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U.S., South Korea troops stage mock battle to retake village near North Korean border
September 19, 2017 / 10:02 AM / in a month

U.S., South Korea troops stage mock battle to retake village near North Korean border

POCHEON, South Korea (Reuters) - The screech of incoming fire followed by an explosion resounds across forested hillsides near the border between North and South Korea.

A South Korean soldier takes part in a combined arms collective training exercise in Pocheon, South Korea September 19, 2017. REUTERS/Kim Hong-Ji

Battalion Commander Rob Kimmel of the U.S. 2nd Armored Brigade Combat Team, scanned the village at the base of a mountain for the tell-tale smoke.

“That’s enemy fire trying to attack R.O.K. forces located there,” says Kimmel - referring to South Korea by its official name, the Republic of Korea.

This is a drill.

It is just one of several that major world powers are engaged in on, over and near the Korean peninsula, amid heightened tension in the wake of North Korea’s increasingly frequent missile tests and its sixth nuclear test this month.

The U.S. soldiers are conducting a joint exercise with their South Korean allies, and the mission for the day is to recapture a village in enemy hands.

There is an occasional crack of gunfire from soldiers in combat gear, hiding in the buildings, and prowling round corners of the village, which has been specially created for military training.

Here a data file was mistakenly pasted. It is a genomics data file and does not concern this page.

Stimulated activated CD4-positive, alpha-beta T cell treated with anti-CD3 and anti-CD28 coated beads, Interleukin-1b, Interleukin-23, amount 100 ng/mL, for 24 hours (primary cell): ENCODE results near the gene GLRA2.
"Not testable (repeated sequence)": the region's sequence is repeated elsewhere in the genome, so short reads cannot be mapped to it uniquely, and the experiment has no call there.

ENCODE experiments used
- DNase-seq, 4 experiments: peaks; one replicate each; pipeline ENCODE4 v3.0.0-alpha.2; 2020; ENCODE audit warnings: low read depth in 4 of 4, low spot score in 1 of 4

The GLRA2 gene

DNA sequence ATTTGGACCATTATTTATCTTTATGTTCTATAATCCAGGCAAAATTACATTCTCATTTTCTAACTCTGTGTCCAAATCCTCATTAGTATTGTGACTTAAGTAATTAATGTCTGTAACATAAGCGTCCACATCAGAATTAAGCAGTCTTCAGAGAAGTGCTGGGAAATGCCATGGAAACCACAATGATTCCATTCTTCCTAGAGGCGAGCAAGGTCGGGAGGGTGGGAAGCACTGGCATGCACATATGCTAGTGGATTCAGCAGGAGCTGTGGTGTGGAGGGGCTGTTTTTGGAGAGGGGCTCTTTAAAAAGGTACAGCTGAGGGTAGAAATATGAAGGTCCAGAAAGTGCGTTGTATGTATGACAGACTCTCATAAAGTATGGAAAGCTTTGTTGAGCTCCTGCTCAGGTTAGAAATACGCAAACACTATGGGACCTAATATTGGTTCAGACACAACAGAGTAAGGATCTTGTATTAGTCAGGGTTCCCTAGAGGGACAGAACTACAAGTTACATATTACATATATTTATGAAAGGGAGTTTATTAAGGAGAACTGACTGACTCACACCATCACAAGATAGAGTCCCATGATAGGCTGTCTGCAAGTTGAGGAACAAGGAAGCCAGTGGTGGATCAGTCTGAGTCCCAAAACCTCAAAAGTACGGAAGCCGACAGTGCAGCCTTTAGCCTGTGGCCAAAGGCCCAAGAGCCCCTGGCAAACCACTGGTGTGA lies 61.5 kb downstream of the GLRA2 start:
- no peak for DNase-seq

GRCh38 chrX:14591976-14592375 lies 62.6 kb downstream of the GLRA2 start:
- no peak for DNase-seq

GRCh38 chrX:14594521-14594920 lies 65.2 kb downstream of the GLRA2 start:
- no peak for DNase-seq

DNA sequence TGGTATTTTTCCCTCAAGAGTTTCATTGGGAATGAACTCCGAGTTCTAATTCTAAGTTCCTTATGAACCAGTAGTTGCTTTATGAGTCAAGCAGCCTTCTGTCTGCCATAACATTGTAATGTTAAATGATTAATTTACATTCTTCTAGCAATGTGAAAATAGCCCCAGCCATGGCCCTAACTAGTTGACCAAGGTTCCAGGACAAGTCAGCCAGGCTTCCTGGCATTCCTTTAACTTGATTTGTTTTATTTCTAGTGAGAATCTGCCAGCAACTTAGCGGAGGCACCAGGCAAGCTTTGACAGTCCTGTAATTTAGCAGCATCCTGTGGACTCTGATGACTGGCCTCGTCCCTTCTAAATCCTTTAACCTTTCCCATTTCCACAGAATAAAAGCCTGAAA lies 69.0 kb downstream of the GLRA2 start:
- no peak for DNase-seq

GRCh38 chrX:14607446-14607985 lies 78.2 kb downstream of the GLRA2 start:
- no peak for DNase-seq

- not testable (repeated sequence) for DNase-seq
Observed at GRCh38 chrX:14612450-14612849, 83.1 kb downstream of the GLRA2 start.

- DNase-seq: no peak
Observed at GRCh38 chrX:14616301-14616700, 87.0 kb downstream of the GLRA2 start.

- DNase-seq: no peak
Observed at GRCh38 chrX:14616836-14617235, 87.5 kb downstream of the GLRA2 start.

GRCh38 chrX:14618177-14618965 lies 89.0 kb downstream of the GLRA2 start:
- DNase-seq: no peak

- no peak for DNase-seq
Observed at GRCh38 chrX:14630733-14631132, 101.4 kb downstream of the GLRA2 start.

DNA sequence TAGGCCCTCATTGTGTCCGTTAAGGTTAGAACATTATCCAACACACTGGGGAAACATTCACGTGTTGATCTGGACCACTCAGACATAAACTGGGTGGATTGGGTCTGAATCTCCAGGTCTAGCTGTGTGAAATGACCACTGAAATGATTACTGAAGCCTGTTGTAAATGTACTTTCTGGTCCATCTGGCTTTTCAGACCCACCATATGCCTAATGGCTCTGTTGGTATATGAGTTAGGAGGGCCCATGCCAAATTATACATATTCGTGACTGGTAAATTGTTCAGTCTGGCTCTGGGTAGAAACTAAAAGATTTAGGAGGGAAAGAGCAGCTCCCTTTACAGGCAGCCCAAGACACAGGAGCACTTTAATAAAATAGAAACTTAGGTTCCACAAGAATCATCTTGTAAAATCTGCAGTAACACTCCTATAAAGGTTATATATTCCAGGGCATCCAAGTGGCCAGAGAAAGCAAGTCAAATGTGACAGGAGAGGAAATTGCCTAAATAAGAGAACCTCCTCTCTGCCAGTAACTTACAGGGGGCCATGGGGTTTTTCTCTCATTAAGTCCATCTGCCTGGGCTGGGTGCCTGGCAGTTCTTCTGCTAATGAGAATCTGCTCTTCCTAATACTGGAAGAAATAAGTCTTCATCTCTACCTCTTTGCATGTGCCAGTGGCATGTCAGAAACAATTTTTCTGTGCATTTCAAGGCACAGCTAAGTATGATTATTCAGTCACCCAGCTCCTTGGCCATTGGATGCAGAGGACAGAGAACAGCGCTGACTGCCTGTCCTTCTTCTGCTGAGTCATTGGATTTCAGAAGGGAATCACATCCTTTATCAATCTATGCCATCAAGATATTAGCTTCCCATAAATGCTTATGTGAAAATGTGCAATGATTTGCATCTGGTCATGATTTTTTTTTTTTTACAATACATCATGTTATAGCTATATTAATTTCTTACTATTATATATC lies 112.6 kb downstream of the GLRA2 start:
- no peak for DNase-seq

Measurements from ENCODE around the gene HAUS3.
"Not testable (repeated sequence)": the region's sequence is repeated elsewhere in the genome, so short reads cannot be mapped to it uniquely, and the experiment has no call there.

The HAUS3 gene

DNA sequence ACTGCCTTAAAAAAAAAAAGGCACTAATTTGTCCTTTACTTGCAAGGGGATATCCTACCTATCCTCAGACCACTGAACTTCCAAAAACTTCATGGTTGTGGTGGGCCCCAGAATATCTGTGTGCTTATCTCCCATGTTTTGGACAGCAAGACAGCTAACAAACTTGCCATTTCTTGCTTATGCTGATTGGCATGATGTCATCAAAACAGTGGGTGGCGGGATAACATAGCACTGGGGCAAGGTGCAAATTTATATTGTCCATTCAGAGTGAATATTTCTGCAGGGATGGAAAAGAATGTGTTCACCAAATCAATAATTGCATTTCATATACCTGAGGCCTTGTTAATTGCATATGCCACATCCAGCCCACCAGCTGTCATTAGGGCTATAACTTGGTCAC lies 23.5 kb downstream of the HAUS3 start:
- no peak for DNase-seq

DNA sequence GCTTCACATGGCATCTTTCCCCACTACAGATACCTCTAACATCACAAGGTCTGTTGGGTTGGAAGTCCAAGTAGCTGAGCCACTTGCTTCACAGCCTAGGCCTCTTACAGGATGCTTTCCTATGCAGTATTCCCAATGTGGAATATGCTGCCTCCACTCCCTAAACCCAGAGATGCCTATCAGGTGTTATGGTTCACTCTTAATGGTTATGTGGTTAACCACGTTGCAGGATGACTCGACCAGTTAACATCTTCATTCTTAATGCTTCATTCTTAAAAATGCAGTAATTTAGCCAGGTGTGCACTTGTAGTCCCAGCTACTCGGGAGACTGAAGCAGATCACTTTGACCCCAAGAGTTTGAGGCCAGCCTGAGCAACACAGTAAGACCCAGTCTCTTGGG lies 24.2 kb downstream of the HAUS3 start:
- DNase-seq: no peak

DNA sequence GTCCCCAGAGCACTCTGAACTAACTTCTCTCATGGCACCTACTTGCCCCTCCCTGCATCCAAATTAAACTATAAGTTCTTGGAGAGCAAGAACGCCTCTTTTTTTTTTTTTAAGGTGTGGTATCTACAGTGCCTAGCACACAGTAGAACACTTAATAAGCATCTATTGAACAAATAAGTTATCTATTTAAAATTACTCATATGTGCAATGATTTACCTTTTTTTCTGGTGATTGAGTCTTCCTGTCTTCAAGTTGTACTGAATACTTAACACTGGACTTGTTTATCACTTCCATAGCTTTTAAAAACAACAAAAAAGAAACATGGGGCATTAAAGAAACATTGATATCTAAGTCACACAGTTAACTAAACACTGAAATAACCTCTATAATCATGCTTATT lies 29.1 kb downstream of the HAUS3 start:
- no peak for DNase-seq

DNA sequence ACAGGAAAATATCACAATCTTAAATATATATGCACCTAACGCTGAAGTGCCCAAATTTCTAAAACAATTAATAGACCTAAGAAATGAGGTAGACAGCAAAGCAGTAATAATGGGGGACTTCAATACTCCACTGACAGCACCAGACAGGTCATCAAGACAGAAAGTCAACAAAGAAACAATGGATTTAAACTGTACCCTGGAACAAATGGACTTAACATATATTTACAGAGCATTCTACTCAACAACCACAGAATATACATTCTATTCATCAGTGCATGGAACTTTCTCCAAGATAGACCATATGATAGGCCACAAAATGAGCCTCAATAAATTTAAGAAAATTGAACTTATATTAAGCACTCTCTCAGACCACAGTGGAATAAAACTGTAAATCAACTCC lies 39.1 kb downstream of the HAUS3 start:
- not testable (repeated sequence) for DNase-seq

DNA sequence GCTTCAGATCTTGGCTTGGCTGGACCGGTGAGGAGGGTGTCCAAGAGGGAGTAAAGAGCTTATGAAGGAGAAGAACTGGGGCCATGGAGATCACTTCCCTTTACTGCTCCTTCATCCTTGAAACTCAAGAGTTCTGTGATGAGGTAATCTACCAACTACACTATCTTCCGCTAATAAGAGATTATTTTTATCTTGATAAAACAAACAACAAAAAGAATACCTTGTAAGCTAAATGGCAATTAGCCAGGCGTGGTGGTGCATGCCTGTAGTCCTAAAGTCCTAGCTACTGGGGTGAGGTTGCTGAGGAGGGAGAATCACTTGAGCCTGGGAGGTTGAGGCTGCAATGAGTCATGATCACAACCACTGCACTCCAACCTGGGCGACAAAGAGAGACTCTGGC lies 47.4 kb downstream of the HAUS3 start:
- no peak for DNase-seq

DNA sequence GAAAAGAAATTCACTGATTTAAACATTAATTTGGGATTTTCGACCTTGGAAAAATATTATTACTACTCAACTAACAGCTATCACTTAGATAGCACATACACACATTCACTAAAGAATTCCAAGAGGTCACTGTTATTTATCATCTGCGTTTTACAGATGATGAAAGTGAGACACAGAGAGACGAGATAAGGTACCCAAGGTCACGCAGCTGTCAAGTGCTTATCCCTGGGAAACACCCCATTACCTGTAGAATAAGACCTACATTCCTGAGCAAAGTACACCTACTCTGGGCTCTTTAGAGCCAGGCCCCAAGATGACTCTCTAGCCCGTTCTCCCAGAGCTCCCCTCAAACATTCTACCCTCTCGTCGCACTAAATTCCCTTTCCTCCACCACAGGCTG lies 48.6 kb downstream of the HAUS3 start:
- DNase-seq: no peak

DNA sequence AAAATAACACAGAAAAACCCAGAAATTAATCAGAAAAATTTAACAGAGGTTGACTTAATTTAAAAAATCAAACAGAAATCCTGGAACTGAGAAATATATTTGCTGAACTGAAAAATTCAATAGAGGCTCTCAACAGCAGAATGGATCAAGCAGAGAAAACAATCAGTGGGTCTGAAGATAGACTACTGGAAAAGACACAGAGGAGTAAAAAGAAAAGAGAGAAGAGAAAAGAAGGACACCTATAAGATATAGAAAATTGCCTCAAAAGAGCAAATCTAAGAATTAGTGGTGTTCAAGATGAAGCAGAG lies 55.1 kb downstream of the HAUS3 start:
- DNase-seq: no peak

About 700 troops are engaged in the four-day drill, called Warrior Strike 8, near the Demilitarized Zone (DMZ) - the world’s most heavily defended frontier.

South Korea and the United States are technically still at war with North Korea after the 1950-53 Korean conflict ended with a truce, not a peace treaty.

South Korean soldiers take part in a combined arms collective training exercise in Pocheon, South Korea September 19, 2017. REUTERS/Kim Hong-Ji

Such drills are held regularly, but the military has invited media to observe one for the first time in two years, said Kim Hyon-sok, public affairs specialist of the U.S. 2nd Infantry Division.

The U.S. military has described the exercises as training for readiness “to fight tonight” against North Korea if needed.

Based in Fort Hood, Texas, Kimmel’s team is on a nine-month deployment in South Korea.

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“We are continuing to train for situations that may arise,” said Kimmel. “It’s a big milestone type of exercise...we’ll do two to three of these while we’re here.”

North Korea has repeatedly demanded that the United States and South Korea call off joint exercises, which Pyongyang view as provocative.

A day earlier, U.S. and South Korean warplanes ran bombing drills over the peninsula.

At the same, China’s official Xinhua news agency reported that China and Russia began naval drills off the Russian far eastern port of Vladivostok, not far from the Russia-North Korea border.

The Xinhua report did not link the exercises to the ongoing tensions over North Korea, which are expected to dominate the United Nations General Assembly in New York later on Tuesday.

China and Russia have repeatedly called for a peaceful solution and talks to resolve a brewing crisis over North Korea.

Asked whether the drill near the border would make the North Korean side fearful of the allies military capabilities, Kimmel replied: “I‘m not sure, but I would hope they are.”

Editing by Simon Cameron-Moore

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